Already home to two great mid-sized theaters (the Akron Civic and the E.J. Thomas Hall), Akron now has a third venue in the mix. Last night, the newly refurbished Goodyear Theater opened its doors with a sold out show featuring ’90s alt-rock acts the Smashing Pumpkins and Liz Phair. You can see a slide show from the concert here
Updates have been made to the early twentieth century building in Akron’s East End complex, Goodyear’s former headquarters. The venue now features a new sound system and a remodeled lobby. The sightlines in the venue are terrific — even the balcony seats offer great views of the stage. The Pumpkins (singer-guitarist Billy Corgan, drummer Jimmy Chamberlain and a few hired hands) put the sound system to a test, alternately plugging in and unplugging during a career-spanning two-hour set that even featured a few choice covers. Throughout it all, the sound was crisp.
In the past, the band has reveled in creating a wall of sound, but last night’s tempered performance showed how Corgan has softened. The newer approach suits him well. Corgan hasn’t brought his Pumpkins to town in a few years, and the capacity crowd gave him a hero’s welcome, standing to applaud early in the set. “I forgot how rowdy you mother fuckers are,” said the chrome-domed Corgan, who wore a form-fitting black suit. “I can only compete so much,” he said as he held up his acoustic guitar.
He played the first few songs of the set on acoustic guitar without accompaniment. A soaring rendition of “Tonight Tonight” sounded sharp as did his cover of David Bowie’s “Space Oddity,” which suited his brittle voice perfectly.
“Be patient,” he said, anticipating that the crowd might get restless during the show’s acoustic segment. But Corgan’s backing band slowly assembled on the stage to deliver “the Siamese suite,” a collection of songs from 1993’s Siamese Dream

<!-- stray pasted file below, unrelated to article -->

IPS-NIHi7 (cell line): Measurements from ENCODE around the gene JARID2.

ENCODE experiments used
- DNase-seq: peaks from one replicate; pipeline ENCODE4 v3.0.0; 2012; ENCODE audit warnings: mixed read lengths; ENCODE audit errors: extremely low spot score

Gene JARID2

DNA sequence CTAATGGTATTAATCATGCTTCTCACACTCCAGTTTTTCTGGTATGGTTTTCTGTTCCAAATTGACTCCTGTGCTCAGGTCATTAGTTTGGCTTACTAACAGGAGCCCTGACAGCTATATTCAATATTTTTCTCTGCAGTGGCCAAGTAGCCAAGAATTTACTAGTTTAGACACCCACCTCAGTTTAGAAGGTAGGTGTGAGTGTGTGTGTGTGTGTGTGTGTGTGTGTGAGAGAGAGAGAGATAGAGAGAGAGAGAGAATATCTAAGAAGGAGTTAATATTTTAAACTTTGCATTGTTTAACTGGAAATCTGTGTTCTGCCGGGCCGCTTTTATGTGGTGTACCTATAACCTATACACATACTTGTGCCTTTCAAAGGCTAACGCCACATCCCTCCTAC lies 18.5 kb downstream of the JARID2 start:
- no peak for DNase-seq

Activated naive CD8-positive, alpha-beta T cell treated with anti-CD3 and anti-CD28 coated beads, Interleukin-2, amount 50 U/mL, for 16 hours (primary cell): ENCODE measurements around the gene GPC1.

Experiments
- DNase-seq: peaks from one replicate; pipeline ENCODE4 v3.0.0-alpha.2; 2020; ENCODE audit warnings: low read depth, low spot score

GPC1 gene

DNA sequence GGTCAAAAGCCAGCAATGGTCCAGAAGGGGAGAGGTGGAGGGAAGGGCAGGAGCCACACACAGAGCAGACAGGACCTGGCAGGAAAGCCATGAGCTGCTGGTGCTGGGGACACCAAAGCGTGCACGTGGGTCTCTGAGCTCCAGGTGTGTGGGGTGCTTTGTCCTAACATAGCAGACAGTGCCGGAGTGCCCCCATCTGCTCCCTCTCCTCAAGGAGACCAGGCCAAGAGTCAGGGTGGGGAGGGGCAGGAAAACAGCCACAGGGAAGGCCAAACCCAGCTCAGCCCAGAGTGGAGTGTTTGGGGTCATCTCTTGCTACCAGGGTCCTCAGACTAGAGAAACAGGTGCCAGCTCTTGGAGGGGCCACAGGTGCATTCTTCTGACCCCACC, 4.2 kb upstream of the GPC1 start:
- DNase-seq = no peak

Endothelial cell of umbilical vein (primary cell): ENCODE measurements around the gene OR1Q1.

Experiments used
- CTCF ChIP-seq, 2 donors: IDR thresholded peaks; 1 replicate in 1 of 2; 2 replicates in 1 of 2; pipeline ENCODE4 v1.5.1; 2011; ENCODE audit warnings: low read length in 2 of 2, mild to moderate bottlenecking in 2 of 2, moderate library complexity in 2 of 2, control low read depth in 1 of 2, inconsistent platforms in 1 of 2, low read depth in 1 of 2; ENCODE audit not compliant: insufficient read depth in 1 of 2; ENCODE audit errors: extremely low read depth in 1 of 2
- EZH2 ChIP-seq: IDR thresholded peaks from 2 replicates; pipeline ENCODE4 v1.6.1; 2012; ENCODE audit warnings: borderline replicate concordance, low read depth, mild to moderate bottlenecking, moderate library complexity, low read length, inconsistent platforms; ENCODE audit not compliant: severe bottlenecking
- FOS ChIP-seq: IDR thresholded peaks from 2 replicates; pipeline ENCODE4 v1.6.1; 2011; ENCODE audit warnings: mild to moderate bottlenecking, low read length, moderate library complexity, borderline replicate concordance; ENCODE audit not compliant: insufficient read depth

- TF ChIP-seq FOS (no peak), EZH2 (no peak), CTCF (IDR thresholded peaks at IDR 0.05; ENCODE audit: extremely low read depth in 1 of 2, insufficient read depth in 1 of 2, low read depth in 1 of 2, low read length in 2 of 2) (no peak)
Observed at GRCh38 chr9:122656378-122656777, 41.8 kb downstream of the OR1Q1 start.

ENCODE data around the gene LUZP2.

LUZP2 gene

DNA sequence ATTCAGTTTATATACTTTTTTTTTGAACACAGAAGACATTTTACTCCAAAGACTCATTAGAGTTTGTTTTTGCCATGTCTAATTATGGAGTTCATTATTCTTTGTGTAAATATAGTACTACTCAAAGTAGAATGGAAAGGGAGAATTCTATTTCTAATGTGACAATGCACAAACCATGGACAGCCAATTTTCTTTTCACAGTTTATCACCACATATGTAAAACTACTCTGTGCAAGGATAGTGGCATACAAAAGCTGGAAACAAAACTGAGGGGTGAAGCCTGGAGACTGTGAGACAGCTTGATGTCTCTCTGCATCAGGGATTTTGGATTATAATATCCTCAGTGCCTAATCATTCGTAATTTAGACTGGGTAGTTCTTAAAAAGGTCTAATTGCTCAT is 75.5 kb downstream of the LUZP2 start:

that featured “Today,” “Spaceboy” and “Soma.” That segment concluded with Corgan playing “Disarm” alone on keyboards, delivering the song as if it were a funeral hymn.
The concert’s second half was hit and miss. Synthesizers kicked in for the Goth-tinged “”Sorrows (in Blue),” which sounded like a bad Bauhaus song, but Corgan and Co. replicated “1979” perfectly, and their soaring rendition brought the audience to its feet. Corgan showed his softer side again with a cover of Bob Dylan’s “Knockin’ on Heaven’s Door” and even dug deep into his catalog to play “Malibu,” a song he co-wrote for the rock band Hole.
While Corgan appeared completely comfortable performing on stage with or without a band, the same couldn’t be said for singer-songwriter Liz Phair. While Phair casually bantered with the audience and shared a number of anecdotes, her marginal guitar playing and weak vocal performance suggested a lack of confidence. Despite that, her set concluded on a high note with a elegant cover of Prince’s “Nothing Compares 2 U,” a song that served as a nice tribute to the late singer.